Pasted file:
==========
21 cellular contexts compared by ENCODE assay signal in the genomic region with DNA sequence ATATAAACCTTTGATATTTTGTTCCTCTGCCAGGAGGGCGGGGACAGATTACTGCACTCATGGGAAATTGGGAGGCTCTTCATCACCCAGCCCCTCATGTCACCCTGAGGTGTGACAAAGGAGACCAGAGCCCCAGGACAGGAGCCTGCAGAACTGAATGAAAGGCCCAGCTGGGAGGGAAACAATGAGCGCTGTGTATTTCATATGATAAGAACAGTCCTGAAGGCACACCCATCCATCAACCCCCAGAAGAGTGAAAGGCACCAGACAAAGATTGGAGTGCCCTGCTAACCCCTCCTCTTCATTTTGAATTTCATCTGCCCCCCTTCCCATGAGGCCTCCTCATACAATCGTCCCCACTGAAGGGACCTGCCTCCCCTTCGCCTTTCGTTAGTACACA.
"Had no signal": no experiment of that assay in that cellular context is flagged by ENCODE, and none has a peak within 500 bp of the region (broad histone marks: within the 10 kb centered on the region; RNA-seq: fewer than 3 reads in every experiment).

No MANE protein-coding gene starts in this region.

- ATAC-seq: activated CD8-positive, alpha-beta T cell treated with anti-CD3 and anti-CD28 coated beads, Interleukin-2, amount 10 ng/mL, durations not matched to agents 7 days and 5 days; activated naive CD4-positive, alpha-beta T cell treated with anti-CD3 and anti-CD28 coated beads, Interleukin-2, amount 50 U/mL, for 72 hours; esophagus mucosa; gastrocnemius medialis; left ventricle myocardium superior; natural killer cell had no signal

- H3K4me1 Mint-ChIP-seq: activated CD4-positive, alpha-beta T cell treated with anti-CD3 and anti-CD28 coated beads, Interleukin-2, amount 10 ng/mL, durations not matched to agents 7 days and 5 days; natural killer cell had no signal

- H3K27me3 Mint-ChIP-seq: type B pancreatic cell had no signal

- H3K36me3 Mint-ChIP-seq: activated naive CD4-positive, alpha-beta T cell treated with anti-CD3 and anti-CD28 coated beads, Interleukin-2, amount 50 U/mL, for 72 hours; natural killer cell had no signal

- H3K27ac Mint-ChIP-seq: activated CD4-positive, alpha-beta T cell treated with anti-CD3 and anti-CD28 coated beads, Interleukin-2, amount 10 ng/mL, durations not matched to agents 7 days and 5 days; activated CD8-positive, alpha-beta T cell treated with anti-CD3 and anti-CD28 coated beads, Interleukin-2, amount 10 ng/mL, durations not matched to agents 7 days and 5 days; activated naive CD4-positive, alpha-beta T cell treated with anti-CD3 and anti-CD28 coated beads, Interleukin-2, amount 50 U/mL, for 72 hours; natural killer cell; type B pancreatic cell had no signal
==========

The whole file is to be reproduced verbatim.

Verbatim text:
21 cellular contexts compared by ENCODE assay signal in the genomic region with DNA sequence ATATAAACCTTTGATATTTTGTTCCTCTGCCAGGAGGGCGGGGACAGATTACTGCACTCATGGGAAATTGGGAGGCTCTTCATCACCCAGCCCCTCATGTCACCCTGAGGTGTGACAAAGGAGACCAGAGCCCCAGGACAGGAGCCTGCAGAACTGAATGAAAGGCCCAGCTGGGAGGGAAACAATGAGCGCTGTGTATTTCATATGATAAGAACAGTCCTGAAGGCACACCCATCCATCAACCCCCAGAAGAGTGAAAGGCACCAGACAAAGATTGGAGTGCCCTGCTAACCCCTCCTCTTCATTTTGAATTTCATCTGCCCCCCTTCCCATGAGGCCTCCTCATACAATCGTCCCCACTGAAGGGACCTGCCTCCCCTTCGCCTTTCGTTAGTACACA.
"Had no signal": no experiment of that assay in that cellular context is flagged by ENCODE, and none has a peak within 500 bp of the region (broad histone marks: within the 10 kb centered on the region; RNA-seq: fewer than 3 reads in every experiment).

No MANE protein-coding gene starts in this region.

- ATAC-seq: activated CD8-positive, alpha-beta T cell treated with anti-CD3 and anti-CD28 coated beads, Interleukin-2, amount 10 ng/mL, durations not matched to agents 7 days and 5 days; activated naive CD4-positive, alpha-beta T cell treated with anti-CD3 and anti-CD28 coated beads, Interleukin-2, amount 50 U/mL, for 72 hours; esophagus mucosa; gastrocnemius medialis; left ventricle myocardium superior; natural killer cell had no signal

- H3K4me1 Mint-ChIP-seq: activated CD4-positive, alpha-beta T cell treated with anti-CD3 and anti-CD28 coated beads, Interleukin-2, amount 10 ng/mL, durations not matched to agents 7 days and 5 days; natural killer cell had no signal

- H3K27me3 Mint-ChIP-seq: type B pancreatic cell had no signal

- H3K36me3 Mint-ChIP-seq: activated naive CD4-positive, alpha-beta T cell treated with anti-CD3 and anti-CD28 coated beads, Interleukin-2, amount 50 U/mL, for 72 hours; natural killer cell had no signal

- H3K27ac Mint-ChIP-seq: activated CD4-positive, alpha-beta T cell treated with anti-CD3 and anti-CD28 coated beads, Interleukin-2, amount 10 ng/mL, durations not matched to agents 7 days and 5 days; activated CD8-positive, alpha-beta T cell treated with anti-CD3 and anti-CD28 coated beads, Interleukin-2, amount 10 ng/mL, durations not matched to agents 7 days and 5 days; activated naive CD4-positive, alpha-beta T cell treated with anti-CD3 and anti-CD28 coated beads, Interleukin-2, amount 50 U/mL, for 72 hours; natural killer cell; type B pancreatic cell had no signal